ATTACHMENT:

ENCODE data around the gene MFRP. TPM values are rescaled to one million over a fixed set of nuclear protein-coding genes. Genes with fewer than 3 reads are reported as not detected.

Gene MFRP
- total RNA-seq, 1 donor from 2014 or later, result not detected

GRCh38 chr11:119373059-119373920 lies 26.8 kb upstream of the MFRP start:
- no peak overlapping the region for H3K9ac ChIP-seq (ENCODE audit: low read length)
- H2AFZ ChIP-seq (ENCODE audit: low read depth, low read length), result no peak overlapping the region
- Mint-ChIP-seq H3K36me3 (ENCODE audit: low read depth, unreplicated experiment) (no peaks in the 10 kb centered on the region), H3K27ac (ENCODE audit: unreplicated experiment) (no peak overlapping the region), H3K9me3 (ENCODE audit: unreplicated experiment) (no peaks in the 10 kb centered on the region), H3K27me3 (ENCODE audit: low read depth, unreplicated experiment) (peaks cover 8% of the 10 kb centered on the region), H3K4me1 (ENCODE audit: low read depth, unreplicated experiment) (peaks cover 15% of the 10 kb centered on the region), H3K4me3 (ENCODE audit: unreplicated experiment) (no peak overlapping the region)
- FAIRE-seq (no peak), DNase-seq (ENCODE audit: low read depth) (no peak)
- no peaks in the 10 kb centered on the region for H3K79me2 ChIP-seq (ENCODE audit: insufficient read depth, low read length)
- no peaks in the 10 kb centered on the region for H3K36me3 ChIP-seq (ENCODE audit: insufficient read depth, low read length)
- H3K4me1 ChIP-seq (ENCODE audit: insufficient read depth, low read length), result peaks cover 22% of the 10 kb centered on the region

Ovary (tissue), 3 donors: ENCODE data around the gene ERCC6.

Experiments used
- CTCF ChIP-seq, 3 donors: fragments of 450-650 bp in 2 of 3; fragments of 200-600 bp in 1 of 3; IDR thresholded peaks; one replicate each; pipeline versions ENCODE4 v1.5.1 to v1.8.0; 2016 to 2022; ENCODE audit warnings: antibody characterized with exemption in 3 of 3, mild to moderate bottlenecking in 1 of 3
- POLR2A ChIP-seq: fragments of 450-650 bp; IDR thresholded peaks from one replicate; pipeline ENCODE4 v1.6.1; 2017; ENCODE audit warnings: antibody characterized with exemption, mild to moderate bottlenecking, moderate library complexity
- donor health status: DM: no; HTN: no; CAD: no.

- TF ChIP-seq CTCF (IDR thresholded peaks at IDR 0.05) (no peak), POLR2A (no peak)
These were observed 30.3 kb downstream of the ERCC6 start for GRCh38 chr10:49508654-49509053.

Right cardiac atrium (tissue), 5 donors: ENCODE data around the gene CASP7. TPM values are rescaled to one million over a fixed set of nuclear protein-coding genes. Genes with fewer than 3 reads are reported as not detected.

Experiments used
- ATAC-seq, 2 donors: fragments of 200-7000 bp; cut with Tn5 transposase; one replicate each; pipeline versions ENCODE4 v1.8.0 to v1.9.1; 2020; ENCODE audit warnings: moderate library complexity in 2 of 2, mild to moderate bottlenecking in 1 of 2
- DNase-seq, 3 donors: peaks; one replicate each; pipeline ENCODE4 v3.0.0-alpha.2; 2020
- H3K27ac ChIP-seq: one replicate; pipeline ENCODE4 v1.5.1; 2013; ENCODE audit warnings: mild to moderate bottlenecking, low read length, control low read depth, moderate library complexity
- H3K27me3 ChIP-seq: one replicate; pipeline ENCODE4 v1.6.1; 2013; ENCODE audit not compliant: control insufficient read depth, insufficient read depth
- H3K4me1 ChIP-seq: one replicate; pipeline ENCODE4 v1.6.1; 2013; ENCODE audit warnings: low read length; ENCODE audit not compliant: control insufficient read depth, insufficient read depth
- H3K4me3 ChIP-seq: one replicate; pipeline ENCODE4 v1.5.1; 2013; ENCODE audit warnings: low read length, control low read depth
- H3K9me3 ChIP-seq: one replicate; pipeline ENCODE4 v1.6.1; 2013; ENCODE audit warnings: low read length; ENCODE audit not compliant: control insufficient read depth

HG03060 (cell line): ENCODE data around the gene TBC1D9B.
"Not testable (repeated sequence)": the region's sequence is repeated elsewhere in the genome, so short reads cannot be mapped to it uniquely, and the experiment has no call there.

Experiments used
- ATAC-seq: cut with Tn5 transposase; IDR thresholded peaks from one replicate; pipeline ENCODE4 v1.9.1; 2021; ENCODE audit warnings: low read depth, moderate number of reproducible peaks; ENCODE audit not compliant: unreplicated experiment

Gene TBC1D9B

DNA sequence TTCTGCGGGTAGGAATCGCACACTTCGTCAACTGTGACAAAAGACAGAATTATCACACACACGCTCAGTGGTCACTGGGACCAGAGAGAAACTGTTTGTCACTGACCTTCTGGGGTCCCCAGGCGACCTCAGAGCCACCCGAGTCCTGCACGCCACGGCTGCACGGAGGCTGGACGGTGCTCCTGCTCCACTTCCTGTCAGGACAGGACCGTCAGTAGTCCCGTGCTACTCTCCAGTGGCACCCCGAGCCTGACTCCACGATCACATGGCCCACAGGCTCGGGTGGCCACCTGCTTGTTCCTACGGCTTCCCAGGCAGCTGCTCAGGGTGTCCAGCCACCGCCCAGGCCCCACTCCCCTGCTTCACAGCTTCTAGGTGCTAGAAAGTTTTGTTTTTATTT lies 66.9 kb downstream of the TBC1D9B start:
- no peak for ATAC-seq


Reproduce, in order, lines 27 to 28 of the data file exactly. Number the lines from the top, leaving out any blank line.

- H3K9me3 ChIP-seq: one replicate; pipeline ENCODE4 v1.6.1; 2013; ENCODE audit warnings: low read length; ENCODE audit not compliant: control insufficient read depth

HG03060 (cell line): ENCODE data around the gene TBC1D9B.